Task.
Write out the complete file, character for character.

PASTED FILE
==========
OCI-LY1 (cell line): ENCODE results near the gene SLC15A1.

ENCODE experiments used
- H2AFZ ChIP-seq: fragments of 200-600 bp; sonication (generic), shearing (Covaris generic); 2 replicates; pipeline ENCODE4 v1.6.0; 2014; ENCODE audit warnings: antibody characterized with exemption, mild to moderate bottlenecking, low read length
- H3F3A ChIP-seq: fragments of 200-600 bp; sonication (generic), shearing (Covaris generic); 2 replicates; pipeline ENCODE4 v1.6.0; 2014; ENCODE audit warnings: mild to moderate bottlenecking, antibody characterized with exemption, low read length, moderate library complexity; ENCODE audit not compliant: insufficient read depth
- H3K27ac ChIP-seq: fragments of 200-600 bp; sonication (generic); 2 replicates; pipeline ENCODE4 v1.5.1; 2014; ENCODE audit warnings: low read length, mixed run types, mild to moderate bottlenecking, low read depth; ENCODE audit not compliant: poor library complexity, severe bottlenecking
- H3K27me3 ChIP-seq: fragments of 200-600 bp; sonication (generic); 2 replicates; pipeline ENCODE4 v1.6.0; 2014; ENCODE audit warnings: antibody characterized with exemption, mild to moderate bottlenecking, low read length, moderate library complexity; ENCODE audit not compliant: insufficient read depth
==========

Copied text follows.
OCI-LY1 (cell line): ENCODE results near the gene SLC15A1.

ENCODE experiments used
- H2AFZ ChIP-seq: fragments of 200-600 bp; sonication (generic), shearing (Covaris generic); 2 replicates; pipeline ENCODE4 v1.6.0; 2014; ENCODE audit warnings: antibody characterized with exemption, mild to moderate bottlenecking, low read length
- H3F3A ChIP-seq: fragments of 200-600 bp; sonication (generic), shearing (Covaris generic); 2 replicates; pipeline ENCODE4 v1.6.0; 2014; ENCODE audit warnings: mild to moderate bottlenecking, antibody characterized with exemption, low read length, moderate library complexity; ENCODE audit not compliant: insufficient read depth
- H3K27ac ChIP-seq: fragments of 200-600 bp; sonication (generic); 2 replicates; pipeline ENCODE4 v1.5.1; 2014; ENCODE audit warnings: low read length, mixed run types, mild to moderate bottlenecking, low read depth; ENCODE audit not compliant: poor library complexity, severe bottlenecking
- H3K27me3 ChIP-seq: fragments of 200-600 bp; sonication (generic); 2 replicates; pipeline ENCODE4 v1.6.0; 2014; ENCODE audit warnings: antibody characterized with exemption, mild to moderate bottlenecking, low read length, moderate library complexity; ENCODE audit not compliant: insufficient read depth